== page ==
Alaska’s Supreme Court Will Rule on This College Freshman’s Global Warming Lawsuit

<a href="http://www.witness.org/videos/nelson-kanuk-shares-his-story">Children's Trust

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Many college students consider it an accomplishment if they beat their hangovers and make it to class on time. But last year, Nelson Kanuk, a freshman at at the University of Alaska–Fairbanks, sued his state for failing to reduce carbon emissions or slow climate change. Last week, the Alaska Supreme Court agreed to hear Kanuk’s appeal, becoming the first high court in the country to take up such a case. (You can view the full hearing, which took place in a high school auditorium, here.)

Kanuk hails from a remote Yup’ik Eskimo village called Kipnuk, which is accessible primarily via river. Due to melting permafrost, the riverbank that protects Kanuk’s family’s house from floods softened, and some 13 feet of their front yard was swallowed up by the rushing water. The family has since been forced to move about 100 miles away.

“[My village] is not really connected to the outside world, but I was always interested in what’s going on all around us, I was curious in climate change and how it was affecting us,” Kanuk says in a video put out by the environmental group helping with the lawsuit, Our Children’s Trust. “I didn’t realize how bad it was. When I finally understood what climate change was, I thought, what can I do to help?”

Kanuk’s legal argument hinges on what’s called the “public trust doctrine” which holds that there are natural resources (like lakes, or places where the states issues hunting permits) that can’t be subject to private ownership, and as a consequence, states have a responsibility to protect them so that they can be enjoyed by future generations. Kanuk and his six co-plaintiffs claim that the atmosphere falls under this doctrine, and although the air hasn’t been “threatened” before, “throughout history, law has evolved as courts respond to unforeseen, often urgent, circumstances.”

Kanuk isn’t the first person to bring a climate change lawsuit against a state—or even the first teenager. Lawsuits are also pending in 12 other states, including Montana, Colorado, Iowa, Minnesota, Arizona, New Mexico, Washington, Kansas, Pennsylvania, Oregon, and also in federal court. The environmental group working with Kanuk, Our Children’s Trust, has been helping teens bring many of these lawsuits, and in Kansas, the plaintiff was only 14. But so far, only a trial court in Texas has backed the plaintiffs and the case is now facing appeal, according to Alaska Public Media. A decision in Kanuk’s case is expected in a few months.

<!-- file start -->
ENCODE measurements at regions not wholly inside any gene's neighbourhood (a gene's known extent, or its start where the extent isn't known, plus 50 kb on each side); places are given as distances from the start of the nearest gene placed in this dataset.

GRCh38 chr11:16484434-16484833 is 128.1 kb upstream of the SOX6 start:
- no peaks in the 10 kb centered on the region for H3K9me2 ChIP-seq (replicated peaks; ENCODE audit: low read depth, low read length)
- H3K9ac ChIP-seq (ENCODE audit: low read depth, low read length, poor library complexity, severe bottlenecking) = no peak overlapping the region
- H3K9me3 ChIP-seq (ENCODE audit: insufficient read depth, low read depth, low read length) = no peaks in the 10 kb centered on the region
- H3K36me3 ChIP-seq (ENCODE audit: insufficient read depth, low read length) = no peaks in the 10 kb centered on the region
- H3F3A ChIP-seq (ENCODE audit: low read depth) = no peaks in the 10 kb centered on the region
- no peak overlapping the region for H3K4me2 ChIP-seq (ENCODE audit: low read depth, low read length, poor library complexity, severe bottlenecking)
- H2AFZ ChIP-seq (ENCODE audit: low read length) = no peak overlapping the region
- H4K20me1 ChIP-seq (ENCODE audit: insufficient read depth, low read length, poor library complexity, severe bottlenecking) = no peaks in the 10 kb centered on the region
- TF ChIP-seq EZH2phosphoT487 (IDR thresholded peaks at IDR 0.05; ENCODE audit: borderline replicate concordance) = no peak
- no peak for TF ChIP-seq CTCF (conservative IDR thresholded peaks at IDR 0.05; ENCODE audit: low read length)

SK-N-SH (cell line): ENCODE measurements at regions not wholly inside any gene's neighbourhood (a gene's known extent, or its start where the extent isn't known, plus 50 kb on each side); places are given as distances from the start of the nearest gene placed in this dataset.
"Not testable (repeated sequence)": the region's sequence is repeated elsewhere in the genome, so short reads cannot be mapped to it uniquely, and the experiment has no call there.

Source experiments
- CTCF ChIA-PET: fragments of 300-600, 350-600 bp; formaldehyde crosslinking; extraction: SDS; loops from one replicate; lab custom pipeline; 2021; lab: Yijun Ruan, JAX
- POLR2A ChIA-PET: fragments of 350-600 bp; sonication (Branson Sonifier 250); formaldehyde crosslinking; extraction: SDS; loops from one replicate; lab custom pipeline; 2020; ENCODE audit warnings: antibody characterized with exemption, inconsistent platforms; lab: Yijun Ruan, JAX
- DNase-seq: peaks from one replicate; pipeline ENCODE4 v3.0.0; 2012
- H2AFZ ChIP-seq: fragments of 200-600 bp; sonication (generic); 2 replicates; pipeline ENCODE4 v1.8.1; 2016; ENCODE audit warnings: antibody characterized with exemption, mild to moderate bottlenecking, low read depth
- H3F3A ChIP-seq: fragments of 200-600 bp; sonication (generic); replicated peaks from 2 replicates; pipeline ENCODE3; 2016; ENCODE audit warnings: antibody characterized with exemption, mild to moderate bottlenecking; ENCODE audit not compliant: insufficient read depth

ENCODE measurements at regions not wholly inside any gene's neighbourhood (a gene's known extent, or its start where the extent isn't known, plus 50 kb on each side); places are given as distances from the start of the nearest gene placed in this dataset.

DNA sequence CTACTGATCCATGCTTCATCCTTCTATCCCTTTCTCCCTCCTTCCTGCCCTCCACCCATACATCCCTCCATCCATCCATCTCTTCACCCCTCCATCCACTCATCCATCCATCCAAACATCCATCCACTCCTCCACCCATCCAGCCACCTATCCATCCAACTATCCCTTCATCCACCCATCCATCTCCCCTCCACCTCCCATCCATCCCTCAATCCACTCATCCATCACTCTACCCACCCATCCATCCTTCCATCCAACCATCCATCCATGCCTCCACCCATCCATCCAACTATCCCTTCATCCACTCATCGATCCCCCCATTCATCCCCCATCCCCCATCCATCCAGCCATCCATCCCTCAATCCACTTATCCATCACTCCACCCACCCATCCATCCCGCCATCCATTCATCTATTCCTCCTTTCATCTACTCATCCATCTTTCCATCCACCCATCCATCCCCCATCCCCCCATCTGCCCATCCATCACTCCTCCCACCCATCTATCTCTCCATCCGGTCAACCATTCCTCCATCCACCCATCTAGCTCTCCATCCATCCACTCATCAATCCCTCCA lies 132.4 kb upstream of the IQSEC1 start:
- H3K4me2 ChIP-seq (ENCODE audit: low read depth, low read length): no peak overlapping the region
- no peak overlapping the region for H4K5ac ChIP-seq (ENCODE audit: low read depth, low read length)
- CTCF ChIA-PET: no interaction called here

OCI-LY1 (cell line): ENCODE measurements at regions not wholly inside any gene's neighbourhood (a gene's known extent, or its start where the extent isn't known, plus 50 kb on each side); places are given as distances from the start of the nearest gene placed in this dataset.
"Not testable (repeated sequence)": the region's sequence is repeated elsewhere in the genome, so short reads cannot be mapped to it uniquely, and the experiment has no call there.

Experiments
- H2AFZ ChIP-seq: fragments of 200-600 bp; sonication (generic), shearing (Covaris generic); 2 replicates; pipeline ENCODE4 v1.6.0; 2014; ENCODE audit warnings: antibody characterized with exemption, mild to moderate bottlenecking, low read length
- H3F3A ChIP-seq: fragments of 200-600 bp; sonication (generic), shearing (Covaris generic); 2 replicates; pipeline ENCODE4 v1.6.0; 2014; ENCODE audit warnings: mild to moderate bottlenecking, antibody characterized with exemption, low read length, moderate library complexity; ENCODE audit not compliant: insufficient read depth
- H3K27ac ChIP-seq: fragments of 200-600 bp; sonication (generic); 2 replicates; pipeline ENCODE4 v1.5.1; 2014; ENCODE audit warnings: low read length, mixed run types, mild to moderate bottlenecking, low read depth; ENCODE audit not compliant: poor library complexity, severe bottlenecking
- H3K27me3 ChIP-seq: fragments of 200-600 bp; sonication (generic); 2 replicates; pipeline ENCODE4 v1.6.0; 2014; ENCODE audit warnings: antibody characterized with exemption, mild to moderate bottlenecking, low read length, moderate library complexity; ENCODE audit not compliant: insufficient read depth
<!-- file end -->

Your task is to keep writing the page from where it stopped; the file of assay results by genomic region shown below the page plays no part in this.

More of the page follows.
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SIX TRUTHS

Reclaiming power from those who abuse it often starts with telling the truth. And in "This Is How Authoritarians Get Defeated," MoJo's Monika Bauerlein unpacks six truths to remember during the homestretch of an election where democracy, truth, and decency are on the line.

Truth #1: The chaos is the point.

Truth #2: Team Reality is bigger than it seems.

Truth #3: Facebook owns this.

Truth #4: When we go to work, we're in the fight.

Truth #5: It's about minority rule.

Truth #6: The only thing that can save us is…us.

Please take a moment to see how all these truths add up, because what happens in the weeks and months ahead will reverberate for at least a generation and we better be prepared.

And if you think journalism like Mother Jones'—that calls it like it is, that will never acquiesce to power, that looks where others don't—can help guide us through this historic, high-stakes moment, and you're able to right now, please help us reach our $350,000 goal by October 31 with a donation today. It's all hands on deck for democracy.

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